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Hit The Jackpot With Your Pocket Change!

May 20, 2014 1 Comment

Most people don’t give a second thought to their pocket change. You buy a soda, toss the coins in your pocket and when you get home they go in a jar. Wash. Rinse. Repeat. Eventually, you’ll have enough coins in your jar to cash in at your local bank or Coinstar.

If you work in a coin shop, that’s probably the complete opposite. Nearly everyone that works here checks their pocket change daily. They’re looking for rare dates, die errors, miss strikes, etc. Finding a 1909-S VDB penny in your pocket could yield you close to $2,500 dollars. To put that into perspective, that’s like playing a $1 dollar slot machine and hitting the jackpot for a quarter of a million dollars.

You don’t need to be a seasoned numismatist to know what to look for. In the following article we’ll cover some of the better known coins to look for while checking your pocket change.


1922-D Lincoln Cent

1922-d

Type: Wheat Penny
Year: 1922
Mint Mark: D
Total Produced: 7,160,000
Value: $21 to $177

Info: There are a couple varieties of this coin such as “Partial D”, “Weak D” and “No D.” The mint marks on early Lincoln pennies were small and quite delicate so the dies were easily compromised. It only took a small amount of dirt, grease or other debris to strike a penny with no mint mark visible. The good thing for you though is that all 1922 pennies were struck at the Denver Mint. So all you need to do is look for the year 1922.


1911-S Lincoln Cent1911-s

Type: Wheat Penny
Year: 1911
Mint Mark: S
Total Produced: 4,026,000
Value: $63 to $343

Info: This coin is considered a “key date” given its age and rarity (“only” 4 million struck). The value of this coin is dependent on its condition. Coins in great condition bring over $300 dollars.


1909-S Lincoln Cent1909-s-vdb-front

Type: Wheat Penny
Year: 1909
Mint Mark: S
Total Produced: 1,825,000
Value: $116 to $429

Info: There are two types of 1909-S pennies. So if you find one make sure to check the reverse on the bottom. If you see the initials “V.D.B.” then you haven’t found a 1909-S wheat penny, you’ve found 1909-S VDB and you hit the jackpot! Also, be sure to inspect the “S” mint mark because there was an “S over S” error minted this year. The “S” was stamped sideways, then stamped again right-side up to correct it.


1914-S Lincoln Cent1914-s

Type: Wheat Penny
Year: 1914
Mint Mark: S
Total Produced: 4,137,000
Value: $28 to $673

Info: This coin is expensive due to it’s scarcity. If you can find one that is in better than poor shape, the value jumps quickly – especially if you have one in great condition with the value topping out at $673 dollars.


1909-S VDB Lincoln Cent1909-s-vdb-back

Type: Wheat Penny
Year: 1909
Mint Mark: S
Total Produced: 484,000
Value: $964 to $2,479

Info: This variety features the engraver Victor David Brenner’s initials, “V.D.B.” on the reverse of the coin, centered below the wheat stalks, near the bottom rim. Although there were only half a million of these coins produced, we’ve found plenty of them when sorting through standard wheat pennies.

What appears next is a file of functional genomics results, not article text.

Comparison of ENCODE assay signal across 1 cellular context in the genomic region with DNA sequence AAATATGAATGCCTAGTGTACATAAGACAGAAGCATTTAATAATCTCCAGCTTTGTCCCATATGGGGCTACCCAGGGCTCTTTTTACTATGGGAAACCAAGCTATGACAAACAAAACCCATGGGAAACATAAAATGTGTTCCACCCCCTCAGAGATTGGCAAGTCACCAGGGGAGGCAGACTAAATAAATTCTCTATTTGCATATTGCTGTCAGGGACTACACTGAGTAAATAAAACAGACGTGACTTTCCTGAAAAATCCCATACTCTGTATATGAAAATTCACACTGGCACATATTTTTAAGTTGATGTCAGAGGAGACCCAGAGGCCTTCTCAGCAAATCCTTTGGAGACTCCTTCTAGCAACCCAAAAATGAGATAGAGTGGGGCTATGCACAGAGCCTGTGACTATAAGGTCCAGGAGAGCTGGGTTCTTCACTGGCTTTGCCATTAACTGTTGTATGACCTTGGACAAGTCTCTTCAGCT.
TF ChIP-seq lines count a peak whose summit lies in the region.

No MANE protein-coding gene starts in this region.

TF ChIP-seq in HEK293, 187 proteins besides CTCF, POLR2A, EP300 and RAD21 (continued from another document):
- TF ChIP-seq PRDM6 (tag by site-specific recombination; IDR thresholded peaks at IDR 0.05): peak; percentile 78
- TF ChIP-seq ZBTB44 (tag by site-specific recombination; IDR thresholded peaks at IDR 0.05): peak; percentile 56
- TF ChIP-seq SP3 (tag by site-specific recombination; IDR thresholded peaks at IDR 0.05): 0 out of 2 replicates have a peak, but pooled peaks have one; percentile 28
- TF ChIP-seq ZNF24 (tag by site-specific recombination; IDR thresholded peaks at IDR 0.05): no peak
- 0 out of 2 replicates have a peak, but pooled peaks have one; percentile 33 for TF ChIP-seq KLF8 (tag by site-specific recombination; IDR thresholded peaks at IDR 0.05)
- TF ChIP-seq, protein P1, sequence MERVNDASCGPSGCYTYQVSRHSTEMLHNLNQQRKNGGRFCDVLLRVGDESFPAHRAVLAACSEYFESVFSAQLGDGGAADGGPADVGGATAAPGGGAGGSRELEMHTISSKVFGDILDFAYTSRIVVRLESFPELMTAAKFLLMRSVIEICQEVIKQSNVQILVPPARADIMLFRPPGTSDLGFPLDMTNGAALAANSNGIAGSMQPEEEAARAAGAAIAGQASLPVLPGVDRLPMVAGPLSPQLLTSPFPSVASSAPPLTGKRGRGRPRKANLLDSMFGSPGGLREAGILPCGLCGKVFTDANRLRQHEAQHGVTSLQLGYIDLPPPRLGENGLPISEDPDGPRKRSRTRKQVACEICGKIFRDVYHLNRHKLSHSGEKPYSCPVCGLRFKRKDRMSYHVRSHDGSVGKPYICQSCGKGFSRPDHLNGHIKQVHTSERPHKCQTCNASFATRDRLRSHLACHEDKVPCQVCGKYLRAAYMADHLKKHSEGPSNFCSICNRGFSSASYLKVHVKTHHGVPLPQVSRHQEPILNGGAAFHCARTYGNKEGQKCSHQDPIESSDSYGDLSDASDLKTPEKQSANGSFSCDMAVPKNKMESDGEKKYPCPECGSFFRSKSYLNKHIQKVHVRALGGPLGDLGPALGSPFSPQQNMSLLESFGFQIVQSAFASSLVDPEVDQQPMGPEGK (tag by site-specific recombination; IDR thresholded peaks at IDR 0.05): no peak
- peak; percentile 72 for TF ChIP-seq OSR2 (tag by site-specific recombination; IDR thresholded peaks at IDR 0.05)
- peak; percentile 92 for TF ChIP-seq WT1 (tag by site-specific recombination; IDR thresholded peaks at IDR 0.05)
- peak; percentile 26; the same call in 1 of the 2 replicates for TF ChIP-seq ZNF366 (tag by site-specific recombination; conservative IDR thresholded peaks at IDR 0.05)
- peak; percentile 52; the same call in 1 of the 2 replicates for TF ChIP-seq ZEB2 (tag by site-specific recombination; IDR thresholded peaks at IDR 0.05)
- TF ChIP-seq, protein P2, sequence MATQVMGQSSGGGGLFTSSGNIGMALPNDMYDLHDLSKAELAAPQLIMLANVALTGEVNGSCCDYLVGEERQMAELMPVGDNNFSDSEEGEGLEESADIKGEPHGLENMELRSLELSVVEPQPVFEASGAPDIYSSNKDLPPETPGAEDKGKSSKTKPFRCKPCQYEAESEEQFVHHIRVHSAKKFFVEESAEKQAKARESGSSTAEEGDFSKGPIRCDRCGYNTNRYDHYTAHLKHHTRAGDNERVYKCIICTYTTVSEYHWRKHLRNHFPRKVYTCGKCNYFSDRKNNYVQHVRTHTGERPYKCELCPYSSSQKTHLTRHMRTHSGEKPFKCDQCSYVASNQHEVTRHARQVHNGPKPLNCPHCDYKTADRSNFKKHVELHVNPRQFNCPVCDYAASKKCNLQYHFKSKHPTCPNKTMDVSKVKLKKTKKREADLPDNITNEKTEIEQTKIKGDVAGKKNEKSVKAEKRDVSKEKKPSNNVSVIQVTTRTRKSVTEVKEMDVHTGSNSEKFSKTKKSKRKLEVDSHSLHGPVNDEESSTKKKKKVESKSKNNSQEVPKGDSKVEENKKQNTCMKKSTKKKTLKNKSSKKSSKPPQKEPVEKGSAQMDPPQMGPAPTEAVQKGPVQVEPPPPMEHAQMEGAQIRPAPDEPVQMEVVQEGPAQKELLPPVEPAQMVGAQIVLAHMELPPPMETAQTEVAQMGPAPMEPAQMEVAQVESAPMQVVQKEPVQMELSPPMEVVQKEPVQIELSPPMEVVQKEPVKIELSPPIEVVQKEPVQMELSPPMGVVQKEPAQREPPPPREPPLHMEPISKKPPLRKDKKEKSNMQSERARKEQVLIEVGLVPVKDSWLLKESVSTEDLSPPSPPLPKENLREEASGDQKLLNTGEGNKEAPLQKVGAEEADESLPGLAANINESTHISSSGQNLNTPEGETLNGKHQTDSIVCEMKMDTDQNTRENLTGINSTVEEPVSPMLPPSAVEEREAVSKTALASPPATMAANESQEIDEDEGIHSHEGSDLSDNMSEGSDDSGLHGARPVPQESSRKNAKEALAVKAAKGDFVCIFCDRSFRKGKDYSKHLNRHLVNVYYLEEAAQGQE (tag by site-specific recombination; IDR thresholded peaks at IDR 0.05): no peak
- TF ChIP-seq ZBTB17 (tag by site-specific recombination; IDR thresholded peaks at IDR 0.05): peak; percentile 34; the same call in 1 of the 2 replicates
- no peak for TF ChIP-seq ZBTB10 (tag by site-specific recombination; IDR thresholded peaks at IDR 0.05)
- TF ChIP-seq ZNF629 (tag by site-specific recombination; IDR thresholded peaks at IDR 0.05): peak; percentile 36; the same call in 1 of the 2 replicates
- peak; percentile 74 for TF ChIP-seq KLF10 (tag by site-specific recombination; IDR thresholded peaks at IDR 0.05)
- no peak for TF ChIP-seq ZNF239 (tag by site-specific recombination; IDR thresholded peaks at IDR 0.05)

1914-D Lincoln Cent1914-d

Type: Wheat Penny
Year: 1914
Mint Mark: D
Total Produced: 1,193,000
Value: $281 to $4,268

Info: The 1914-D is considered a Key Date penny. Its value just keeps going up over time and it is the most expensive of the non-error Lincoln cents.


1943 Copper Lincoln Cent1943-copper

1943-steel

Type: Wheat Penny
Year: 1943
Mint Mark: N/A
Total Produced: Unknown
Value: $60,000 to $85,782

Info: In 1943, all pennies were made out of steel because copper was needed for wartime ammunition and other military equipment. However, there were some copper pennies that were minted that year and were released by accident into the coin supply. It has been suggested that copper plates were tested or left mixed amongst the steel plates in error. Whatever the cause may be, if you happen to come across a copper 1943 penny then you’re looking to be at least $60,000 dollars richer.


2004-D Wisconsin State Quarter with Extra Leafwisconsin-extra-leaf

Type: State Quarter
Year: 2004
Mint Mark: D
Value: $25 to $300

Info: There was an error during the minting process at the Denver Mint and some quarters were produced with an extra leaf on the corn stalk. Some believe it was a die flaw, while others have speculated that it was a deliberate act by a Denver Mint employee. In either case, there are two varieties, “low leaf” and “high leaf.”


2005 Minnesota State Quarter Extra Treeminnesota-arrow

minnesota-arrow-zoom

Type: State Quarter
Year: 2005
Mint Mark: Varies
Value: $50 to $800

Info: This quarter has over 54 different reverse varieties. A great resource with an exhaustive amount of information can be found here: http://koinpro.tripod.com/Articles/2005PMinnDDRImages.htm. The main thing for the untrained eye is to be on the look out for an “extra” tree.


Dimes, Quarters and Half Dollars Minted 1964 and before90percent-silver

Type: Dime, Quarter, Half Dollars
Year: 1964 and prior
Mint Mark: Varies
Total Produced: Unknown
Value: Varies

Info: Prior to 1965, all dimes, quarters and half dollars were made from 90% silver. A quick check of the date can tell you if you have a silver coin or not. You can also look at the edge of the coin, and you’ll be able to see if the coin has that copper-toned color to it. Coins 1964 and prior will be smoother-ridged and have a solid silver color. At today’s silver price of around $19.50, you can multiply your face value silver coin by 14 and that will give you a rough idea of how much silver you have. For example, one quarter (0.25 x 14) would yield around $3.50 in silver.

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  1. Mhiro says:

    I have one steel penny 1943..Any foreign collector can u PM my email

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